New Top Ten List: Countries that Promote Tax Avoidance (Surprise: the US Didn't Make the List)

offshore taxes investigationThe Tax Justice Network released its 2019 Corporate Tax Haven index (CTHI).  The list highlights countries that strongly contribute to a “race to the bottom on corporate taxes.”


The Tax Justice Network (TJN) is an agile, independent global resource dedicated to nudging the needle in a big way on tax havens and the corrosive effect of tax monies lost to personal and professional profiteering.


This is the inaugural year for the CTHI and it will be updated every two years. The organization also maintains a Financial Secrecy Index (FSI).  Together, the two reports evaluate the most important tax hideouts for multinational companies (CTHI) and those with the most opaque regulatory environments (FSI).


High wealth individuals, institutional investors, and other organizations frequently avail themselves of legal tax havens and preferential tax structures in order to grow and protect wealth.  We work regularly with clients around the country and the world to maintain, build, and safeguard investments.


There is no problem with being systematically smart in federal and global tax dealings.  The problem occurs when funds legitimately owed to governments and other agencies are siphoned into secrecy jurisdictions or pocketed in money laundering schemes. Overall, these type of strategies result in lopsided global economies, instability, regional poverty, and financial inequity.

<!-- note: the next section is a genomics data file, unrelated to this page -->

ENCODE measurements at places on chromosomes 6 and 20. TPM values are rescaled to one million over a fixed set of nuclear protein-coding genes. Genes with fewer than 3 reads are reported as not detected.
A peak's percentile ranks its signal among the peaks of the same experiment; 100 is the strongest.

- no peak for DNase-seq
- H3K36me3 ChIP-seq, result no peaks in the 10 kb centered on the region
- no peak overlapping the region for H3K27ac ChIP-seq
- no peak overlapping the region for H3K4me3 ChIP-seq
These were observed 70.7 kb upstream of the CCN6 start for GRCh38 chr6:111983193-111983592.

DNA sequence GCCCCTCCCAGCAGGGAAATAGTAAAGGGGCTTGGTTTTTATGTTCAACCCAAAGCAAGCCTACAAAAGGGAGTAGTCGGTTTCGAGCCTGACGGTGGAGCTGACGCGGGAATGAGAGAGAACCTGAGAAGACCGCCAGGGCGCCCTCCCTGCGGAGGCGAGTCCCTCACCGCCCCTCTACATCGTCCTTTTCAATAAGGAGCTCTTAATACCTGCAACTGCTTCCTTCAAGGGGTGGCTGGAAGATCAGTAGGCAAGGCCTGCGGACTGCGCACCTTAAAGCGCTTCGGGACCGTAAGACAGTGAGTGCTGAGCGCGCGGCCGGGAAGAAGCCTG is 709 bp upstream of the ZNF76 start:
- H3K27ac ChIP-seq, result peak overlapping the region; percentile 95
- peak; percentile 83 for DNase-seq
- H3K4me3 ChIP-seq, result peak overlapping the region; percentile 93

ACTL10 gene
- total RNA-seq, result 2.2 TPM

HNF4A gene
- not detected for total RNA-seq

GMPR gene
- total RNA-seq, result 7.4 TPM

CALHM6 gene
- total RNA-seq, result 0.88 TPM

In this report, the TJN ranks countries on “how aggressively and how extensively each jurisdiction contributes to helping the world’s multinational enterprises escape paying tax…”. That seems pretty straightforward.  Here is a look at the current top ten:

  1. British Virgin Islands
  2. Bermuda
  3. Cayman Islands
  4. Netherlands
  5. Switzerland
  6. Luxembourg
  7. Jersey
  8. Singapore
  9. Bahamas
  10. Hong Kong


These results are not all that surprising given what we know of the traditional offshore secrecy jurisdictions in the British Virgin Islands, the Cayman Islands, and Bermuda.  Ongoing tax prosecutions of tax crime have fingered Switzerland and Luxembourg as well.  What is surprising is that the United States does not enter the list until #25.  Whereas Luxembourg earned a score of 73/100, the USA comes in at 43/100.


The scoring on this report focused on how strongly the laws and infrastructure of a country are used to court big companies.  When companies shift business dealings to countries actively offering preferential tax rules, neighboring countries lose as does the tax-base of the countries where the multinational is based.


Reports and rankings like this one keep a spotlight on people and processes that prefer to function in the dark.  If you are concerned about a tax issue that might seem a little shady, get experienced legal advice.


Speak with a trusted tax attorney in Cleveland and Chicago

Serving clients nationwide from offices in Cleveland and Chicago, the law firm of Robert J. Fedor Esq., LLC delivers knowledgeable, experienced legal guidance on IRS audits, tax litigation, and defense on criminal tax matters.  Contact our legal team today online, or call us at 800-579-0997.


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